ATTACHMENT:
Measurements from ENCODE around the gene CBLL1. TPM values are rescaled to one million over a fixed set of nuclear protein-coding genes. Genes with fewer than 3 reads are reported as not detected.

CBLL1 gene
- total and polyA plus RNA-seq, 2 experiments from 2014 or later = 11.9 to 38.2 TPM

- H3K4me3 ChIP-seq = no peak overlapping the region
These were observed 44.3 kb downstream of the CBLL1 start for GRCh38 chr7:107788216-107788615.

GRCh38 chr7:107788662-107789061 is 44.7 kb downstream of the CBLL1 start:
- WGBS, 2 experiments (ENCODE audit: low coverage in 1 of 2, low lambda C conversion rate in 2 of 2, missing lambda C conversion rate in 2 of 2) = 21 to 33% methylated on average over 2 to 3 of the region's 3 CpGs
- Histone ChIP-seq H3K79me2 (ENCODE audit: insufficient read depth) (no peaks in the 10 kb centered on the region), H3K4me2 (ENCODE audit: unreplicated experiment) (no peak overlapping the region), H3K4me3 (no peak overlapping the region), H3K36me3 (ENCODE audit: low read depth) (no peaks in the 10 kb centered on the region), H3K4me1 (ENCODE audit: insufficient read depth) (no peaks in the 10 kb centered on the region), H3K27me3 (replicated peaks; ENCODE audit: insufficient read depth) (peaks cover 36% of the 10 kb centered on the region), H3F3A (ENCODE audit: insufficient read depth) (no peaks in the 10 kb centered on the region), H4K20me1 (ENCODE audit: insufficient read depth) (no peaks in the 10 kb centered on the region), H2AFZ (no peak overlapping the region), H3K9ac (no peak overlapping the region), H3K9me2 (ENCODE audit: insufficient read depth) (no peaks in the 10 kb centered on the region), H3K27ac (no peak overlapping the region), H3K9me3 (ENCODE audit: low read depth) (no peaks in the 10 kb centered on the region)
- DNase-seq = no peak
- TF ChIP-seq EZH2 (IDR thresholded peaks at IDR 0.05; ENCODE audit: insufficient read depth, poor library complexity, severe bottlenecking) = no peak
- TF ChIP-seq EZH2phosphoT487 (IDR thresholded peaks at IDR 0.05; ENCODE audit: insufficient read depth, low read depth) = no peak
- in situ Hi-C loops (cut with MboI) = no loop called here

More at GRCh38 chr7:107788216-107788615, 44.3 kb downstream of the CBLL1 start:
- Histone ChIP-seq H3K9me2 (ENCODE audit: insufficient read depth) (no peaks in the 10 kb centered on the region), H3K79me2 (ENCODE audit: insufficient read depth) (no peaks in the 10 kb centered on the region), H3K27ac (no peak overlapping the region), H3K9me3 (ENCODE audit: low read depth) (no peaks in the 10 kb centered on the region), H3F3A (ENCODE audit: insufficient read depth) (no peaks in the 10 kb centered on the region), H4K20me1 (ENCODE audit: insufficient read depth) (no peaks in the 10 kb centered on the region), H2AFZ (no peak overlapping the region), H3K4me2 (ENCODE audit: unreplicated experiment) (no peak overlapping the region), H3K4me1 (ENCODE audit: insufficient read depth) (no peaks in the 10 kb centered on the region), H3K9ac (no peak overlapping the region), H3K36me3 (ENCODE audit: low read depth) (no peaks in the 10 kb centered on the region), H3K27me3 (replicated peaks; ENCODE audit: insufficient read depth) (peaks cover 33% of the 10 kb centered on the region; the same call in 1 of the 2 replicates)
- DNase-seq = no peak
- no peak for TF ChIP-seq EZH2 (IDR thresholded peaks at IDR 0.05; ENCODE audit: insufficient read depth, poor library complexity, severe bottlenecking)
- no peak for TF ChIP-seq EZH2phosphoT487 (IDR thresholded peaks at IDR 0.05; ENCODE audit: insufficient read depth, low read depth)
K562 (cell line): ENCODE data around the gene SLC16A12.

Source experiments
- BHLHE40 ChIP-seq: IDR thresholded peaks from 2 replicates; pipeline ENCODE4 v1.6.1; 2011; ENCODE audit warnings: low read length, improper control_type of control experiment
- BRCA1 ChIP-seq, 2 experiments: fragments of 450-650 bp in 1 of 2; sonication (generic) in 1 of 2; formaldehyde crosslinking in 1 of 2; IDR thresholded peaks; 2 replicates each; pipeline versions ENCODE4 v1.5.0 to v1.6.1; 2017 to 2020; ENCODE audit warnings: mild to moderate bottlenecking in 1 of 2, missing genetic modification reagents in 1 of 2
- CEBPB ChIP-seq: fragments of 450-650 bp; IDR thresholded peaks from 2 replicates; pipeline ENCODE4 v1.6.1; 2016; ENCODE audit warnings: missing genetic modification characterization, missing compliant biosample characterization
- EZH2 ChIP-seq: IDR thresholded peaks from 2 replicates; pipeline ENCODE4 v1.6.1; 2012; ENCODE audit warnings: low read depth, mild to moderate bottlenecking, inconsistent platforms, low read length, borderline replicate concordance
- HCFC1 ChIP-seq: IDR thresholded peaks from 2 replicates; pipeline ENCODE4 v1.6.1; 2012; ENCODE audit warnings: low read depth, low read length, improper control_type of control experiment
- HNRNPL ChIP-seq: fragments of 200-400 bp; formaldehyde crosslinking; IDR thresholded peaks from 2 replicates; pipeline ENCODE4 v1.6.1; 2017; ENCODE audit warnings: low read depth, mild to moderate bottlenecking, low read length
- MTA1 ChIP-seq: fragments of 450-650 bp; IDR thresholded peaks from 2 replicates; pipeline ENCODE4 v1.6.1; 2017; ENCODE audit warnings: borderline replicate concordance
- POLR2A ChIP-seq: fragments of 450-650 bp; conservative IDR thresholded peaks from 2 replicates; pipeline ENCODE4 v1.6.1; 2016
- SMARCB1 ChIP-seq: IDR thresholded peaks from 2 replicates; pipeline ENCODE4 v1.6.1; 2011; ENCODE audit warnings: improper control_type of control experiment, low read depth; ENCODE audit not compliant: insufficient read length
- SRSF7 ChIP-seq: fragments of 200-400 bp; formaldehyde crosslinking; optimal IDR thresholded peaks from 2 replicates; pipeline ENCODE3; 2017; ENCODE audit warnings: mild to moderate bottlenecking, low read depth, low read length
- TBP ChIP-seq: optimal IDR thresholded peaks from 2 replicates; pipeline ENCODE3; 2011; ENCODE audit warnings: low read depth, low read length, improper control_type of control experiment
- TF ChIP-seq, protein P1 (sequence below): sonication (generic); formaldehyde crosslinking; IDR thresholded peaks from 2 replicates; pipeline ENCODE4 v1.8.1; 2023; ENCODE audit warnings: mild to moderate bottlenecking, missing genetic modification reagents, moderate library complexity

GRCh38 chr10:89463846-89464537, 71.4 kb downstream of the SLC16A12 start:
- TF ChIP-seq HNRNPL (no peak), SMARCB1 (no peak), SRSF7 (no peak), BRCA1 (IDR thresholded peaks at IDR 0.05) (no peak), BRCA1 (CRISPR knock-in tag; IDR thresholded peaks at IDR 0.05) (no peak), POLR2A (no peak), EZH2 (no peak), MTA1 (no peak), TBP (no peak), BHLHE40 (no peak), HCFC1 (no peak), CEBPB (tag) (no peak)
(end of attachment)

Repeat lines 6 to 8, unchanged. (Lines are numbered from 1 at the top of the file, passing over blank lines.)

GRCh38 chr7:107788662-107789061 is 44.7 kb downstream of the CBLL1 start:
- WGBS, 2 experiments (ENCODE audit: low coverage in 1 of 2, low lambda C conversion rate in 2 of 2, missing lambda C conversion rate in 2 of 2) = 21 to 33% methylated on average over 2 to 3 of the region's 3 CpGs
- Histone ChIP-seq H3K79me2 (ENCODE audit: insufficient read depth) (no peaks in the 10 kb centered on the region), H3K4me2 (ENCODE audit: unreplicated experiment) (no peak overlapping the region), H3K4me3 (no peak overlapping the region), H3K36me3 (ENCODE audit: low read depth) (no peaks in the 10 kb centered on the region), H3K4me1 (ENCODE audit: insufficient read depth) (no peaks in the 10 kb centered on the region), H3K27me3 (replicated peaks; ENCODE audit: insufficient read depth) (peaks cover 36% of the 10 kb centered on the region), H3F3A (ENCODE audit: insufficient read depth) (no peaks in the 10 kb centered on the region), H4K20me1 (ENCODE audit: insufficient read depth) (no peaks in the 10 kb centered on the region), H2AFZ (no peak overlapping the region), H3K9ac (no peak overlapping the region), H3K9me2 (ENCODE audit: insufficient read depth) (no peaks in the 10 kb centered on the region), H3K27ac (no peak overlapping the region), H3K9me3 (ENCODE audit: low read depth) (no peaks in the 10 kb centered on the region)